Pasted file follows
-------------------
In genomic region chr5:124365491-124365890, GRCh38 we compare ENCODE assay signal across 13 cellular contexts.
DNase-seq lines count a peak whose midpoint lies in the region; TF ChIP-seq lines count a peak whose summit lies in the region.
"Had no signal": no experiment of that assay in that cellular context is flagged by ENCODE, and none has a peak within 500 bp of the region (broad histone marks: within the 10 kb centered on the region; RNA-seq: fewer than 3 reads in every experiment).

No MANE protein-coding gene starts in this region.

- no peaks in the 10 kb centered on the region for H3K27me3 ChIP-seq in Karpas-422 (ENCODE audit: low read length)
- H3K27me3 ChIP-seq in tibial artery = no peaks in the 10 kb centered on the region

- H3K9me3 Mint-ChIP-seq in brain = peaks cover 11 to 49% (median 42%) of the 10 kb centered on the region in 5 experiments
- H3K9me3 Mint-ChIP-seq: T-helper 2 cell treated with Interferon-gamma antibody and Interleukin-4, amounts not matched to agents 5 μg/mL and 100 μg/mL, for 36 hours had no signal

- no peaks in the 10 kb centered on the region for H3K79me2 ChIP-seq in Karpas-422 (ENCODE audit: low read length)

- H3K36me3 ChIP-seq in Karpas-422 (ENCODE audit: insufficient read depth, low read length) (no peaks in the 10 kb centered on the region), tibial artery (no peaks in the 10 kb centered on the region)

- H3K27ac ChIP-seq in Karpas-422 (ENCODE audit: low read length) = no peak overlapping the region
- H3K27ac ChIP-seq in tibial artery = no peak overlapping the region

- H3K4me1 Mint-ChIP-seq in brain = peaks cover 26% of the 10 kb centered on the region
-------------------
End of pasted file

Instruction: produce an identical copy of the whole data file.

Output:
In genomic region chr5:124365491-124365890, GRCh38 we compare ENCODE assay signal across 13 cellular contexts.
DNase-seq lines count a peak whose midpoint lies in the region; TF ChIP-seq lines count a peak whose summit lies in the region.
"Had no signal": no experiment of that assay in that cellular context is flagged by ENCODE, and none has a peak within 500 bp of the region (broad histone marks: within the 10 kb centered on the region; RNA-seq: fewer than 3 reads in every experiment).

No MANE protein-coding gene starts in this region.

- no peaks in the 10 kb centered on the region for H3K27me3 ChIP-seq in Karpas-422 (ENCODE audit: low read length)
- H3K27me3 ChIP-seq in tibial artery = no peaks in the 10 kb centered on the region

- H3K9me3 Mint-ChIP-seq in brain = peaks cover 11 to 49% (median 42%) of the 10 kb centered on the region in 5 experiments
- H3K9me3 Mint-ChIP-seq: T-helper 2 cell treated with Interferon-gamma antibody and Interleukin-4, amounts not matched to agents 5 μg/mL and 100 μg/mL, for 36 hours had no signal

- no peaks in the 10 kb centered on the region for H3K79me2 ChIP-seq in Karpas-422 (ENCODE audit: low read length)

- H3K36me3 ChIP-seq in Karpas-422 (ENCODE audit: insufficient read depth, low read length) (no peaks in the 10 kb centered on the region), tibial artery (no peaks in the 10 kb centered on the region)

- H3K27ac ChIP-seq in Karpas-422 (ENCODE audit: low read length) = no peak overlapping the region
- H3K27ac ChIP-seq in tibial artery = no peak overlapping the region

- H3K4me1 Mint-ChIP-seq in brain = peaks cover 26% of the 10 kb centered on the region